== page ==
(b) the value of their on-balance sheet assets and off-balance sheet items over the preceding forty-eight months is a rolling average of more than £100 million (but less than £300 million) and they have a trading book business of over £150 million and/ or a derivatives business of over £100 million.
Basic remuneration requirements
The ‘basic remuneration requirements’ apply to all investment firms and in relation to all staff. SNIs are required to comply only with the basic remuneration requirements.
A firm should have a remuneration policy for all staff which should:
(a) be proportionate to its size, internal organisation, nature and scope of activities:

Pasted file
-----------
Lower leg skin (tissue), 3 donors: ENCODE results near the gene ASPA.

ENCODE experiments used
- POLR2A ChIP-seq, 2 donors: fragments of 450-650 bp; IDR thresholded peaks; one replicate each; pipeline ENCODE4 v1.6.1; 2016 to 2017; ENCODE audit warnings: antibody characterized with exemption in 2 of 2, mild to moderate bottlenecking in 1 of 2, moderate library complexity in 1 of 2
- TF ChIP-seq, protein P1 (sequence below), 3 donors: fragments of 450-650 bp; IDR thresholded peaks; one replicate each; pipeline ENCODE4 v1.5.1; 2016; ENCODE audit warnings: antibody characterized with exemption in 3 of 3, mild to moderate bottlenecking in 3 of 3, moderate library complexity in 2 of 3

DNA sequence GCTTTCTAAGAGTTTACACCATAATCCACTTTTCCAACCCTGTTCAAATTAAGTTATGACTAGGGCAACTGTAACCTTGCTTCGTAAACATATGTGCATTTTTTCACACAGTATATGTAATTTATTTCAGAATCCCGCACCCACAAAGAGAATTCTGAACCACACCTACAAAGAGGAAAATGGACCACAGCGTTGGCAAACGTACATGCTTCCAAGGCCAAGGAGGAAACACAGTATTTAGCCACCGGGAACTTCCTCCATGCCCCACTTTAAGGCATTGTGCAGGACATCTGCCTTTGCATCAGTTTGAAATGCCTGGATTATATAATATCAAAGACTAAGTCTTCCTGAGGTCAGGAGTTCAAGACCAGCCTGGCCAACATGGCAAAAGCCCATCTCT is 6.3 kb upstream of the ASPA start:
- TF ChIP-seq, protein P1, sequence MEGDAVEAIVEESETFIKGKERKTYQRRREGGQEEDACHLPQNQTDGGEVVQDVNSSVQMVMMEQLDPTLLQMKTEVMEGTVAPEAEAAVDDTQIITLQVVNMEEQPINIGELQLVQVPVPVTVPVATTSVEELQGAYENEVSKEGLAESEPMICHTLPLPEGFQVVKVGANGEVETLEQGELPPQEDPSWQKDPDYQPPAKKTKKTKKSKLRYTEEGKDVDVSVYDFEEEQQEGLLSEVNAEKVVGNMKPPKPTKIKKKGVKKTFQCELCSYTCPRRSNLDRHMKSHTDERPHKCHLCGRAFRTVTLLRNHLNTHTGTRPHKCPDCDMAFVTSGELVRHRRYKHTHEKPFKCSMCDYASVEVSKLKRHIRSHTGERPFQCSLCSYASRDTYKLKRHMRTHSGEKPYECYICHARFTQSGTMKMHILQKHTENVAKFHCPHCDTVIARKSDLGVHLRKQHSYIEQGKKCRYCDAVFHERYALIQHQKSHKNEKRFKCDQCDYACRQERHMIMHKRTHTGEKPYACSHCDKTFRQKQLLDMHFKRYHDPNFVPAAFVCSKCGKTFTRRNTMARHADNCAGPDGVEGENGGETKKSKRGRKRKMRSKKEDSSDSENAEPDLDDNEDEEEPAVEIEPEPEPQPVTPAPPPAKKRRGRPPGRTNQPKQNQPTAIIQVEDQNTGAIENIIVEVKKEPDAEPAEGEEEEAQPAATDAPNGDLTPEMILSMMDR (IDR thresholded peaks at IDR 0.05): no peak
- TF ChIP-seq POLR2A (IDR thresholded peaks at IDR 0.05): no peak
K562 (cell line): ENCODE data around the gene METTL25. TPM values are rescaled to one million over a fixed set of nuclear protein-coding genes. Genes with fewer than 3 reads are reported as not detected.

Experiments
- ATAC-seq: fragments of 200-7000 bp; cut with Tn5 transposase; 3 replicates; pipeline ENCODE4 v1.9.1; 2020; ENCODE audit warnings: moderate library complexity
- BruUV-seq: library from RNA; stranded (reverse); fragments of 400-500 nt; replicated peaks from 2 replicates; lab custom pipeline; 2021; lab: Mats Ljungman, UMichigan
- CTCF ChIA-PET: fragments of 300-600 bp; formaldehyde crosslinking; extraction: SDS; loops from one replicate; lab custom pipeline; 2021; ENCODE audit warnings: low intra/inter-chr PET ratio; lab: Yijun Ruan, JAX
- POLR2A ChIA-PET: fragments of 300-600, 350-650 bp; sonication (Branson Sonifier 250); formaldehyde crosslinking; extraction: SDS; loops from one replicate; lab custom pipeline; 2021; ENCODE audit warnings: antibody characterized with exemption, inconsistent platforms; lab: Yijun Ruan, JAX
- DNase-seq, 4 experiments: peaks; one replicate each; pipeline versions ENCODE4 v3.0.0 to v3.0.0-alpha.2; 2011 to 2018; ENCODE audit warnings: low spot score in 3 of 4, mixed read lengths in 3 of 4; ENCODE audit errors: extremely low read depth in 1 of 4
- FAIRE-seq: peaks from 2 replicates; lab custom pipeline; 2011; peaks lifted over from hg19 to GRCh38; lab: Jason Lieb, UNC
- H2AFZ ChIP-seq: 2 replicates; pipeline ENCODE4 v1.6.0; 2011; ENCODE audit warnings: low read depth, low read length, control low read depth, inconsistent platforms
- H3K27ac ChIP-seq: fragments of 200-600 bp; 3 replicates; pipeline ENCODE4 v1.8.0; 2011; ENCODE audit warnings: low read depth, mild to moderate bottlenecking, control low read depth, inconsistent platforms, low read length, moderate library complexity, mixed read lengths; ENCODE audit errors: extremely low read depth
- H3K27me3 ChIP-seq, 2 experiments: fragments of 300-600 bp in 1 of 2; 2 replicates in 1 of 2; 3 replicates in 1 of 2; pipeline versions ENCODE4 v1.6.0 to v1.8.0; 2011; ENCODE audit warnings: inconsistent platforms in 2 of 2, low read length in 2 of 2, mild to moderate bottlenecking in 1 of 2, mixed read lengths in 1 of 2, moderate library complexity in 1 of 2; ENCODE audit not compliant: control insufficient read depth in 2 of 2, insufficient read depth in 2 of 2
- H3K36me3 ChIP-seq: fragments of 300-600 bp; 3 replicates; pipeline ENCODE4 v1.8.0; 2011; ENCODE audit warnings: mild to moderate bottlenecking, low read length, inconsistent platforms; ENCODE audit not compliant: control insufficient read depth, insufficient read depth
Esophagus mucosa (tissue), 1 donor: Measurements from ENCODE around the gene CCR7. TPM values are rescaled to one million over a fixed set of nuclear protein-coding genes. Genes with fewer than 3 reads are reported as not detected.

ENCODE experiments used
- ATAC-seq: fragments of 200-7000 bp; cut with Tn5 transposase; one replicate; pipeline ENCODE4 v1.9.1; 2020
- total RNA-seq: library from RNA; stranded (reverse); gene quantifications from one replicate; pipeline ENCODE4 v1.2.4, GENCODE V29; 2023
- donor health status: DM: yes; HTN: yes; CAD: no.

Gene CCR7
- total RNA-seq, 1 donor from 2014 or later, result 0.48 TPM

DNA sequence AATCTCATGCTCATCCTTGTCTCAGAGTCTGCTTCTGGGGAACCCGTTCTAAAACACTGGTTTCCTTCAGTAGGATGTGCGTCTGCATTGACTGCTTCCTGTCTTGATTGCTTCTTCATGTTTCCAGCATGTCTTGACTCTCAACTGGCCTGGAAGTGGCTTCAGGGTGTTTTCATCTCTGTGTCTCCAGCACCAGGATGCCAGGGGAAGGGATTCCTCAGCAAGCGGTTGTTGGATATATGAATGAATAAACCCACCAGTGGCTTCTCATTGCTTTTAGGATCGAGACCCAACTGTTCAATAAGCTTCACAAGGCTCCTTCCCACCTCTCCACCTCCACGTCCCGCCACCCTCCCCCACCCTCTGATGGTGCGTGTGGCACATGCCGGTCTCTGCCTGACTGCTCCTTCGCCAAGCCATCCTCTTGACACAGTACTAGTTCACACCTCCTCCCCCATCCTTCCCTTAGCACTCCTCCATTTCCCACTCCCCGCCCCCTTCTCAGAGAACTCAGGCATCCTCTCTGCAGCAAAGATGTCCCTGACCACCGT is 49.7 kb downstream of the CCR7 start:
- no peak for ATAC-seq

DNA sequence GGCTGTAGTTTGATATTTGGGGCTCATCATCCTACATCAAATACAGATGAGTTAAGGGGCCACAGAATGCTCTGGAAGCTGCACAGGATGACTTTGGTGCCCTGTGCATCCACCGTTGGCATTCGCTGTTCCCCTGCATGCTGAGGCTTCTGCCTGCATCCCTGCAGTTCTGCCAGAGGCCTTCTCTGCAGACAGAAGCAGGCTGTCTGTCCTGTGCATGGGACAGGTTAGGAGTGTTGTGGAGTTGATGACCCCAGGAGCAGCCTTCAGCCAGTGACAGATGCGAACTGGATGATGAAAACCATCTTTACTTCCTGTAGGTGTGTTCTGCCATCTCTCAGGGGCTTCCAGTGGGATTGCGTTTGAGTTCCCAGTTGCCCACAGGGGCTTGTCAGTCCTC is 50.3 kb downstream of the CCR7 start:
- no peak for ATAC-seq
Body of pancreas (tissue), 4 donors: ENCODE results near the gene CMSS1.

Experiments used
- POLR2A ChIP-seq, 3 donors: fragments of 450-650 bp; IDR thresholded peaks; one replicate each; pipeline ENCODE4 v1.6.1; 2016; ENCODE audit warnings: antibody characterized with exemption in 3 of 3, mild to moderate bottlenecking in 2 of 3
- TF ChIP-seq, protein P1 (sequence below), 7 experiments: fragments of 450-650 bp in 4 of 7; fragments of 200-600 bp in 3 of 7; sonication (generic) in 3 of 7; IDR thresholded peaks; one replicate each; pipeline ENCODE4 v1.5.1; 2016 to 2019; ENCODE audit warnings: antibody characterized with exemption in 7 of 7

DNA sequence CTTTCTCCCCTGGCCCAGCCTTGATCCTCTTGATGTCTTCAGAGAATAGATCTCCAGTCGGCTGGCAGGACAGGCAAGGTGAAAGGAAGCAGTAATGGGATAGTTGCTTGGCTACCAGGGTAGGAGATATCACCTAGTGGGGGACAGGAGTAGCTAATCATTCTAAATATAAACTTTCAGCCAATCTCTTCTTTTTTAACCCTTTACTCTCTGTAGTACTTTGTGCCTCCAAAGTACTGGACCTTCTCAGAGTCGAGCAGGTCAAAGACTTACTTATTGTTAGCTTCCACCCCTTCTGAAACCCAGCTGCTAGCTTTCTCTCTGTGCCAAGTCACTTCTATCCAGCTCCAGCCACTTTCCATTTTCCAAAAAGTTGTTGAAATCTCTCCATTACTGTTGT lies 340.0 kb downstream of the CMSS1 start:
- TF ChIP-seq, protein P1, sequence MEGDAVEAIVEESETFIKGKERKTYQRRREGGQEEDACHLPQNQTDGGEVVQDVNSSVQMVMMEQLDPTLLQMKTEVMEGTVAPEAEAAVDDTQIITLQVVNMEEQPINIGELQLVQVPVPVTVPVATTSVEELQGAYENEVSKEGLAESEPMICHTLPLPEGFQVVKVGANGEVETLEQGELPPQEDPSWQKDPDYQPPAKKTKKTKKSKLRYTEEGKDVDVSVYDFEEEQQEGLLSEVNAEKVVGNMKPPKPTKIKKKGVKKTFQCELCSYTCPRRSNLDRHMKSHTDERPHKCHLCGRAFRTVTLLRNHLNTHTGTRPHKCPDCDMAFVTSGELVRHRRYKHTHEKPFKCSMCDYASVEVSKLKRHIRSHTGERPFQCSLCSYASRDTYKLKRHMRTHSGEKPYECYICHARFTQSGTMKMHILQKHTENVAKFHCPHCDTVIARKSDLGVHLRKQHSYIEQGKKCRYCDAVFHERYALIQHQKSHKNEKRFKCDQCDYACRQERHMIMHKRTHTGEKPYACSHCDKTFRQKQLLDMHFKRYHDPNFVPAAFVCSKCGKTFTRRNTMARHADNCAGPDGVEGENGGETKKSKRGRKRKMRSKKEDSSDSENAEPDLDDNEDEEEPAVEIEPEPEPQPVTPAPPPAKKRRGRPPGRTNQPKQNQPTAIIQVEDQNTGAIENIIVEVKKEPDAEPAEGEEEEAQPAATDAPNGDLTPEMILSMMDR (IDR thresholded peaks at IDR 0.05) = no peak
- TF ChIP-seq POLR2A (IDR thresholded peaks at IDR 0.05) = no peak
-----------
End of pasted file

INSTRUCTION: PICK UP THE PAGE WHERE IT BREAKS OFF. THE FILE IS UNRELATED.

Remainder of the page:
(b) be gender neutral;
(c) be consistent with and promote sound and effective risk management;
(d) be in line with the firm’s business strategy and objectives; and
(e) contain measures to avoid conflicts of interest, and promote risk awareness and prudent risk-taking.
The remuneration policy must make a clear distinction between the criteria applied to fixed and variable pay. The two components must be appropriately balanced. When assessing individual performance, both financial and non-financial criteria must be taken into account (although not necessarily weighted 50/50).
The remuneration policy must be periodically reviewed and its implementation overseen by the firm’s management body. Staff with control functions must be independent from the business units that they oversee and be remunerated by reference to objectives linked to their functions.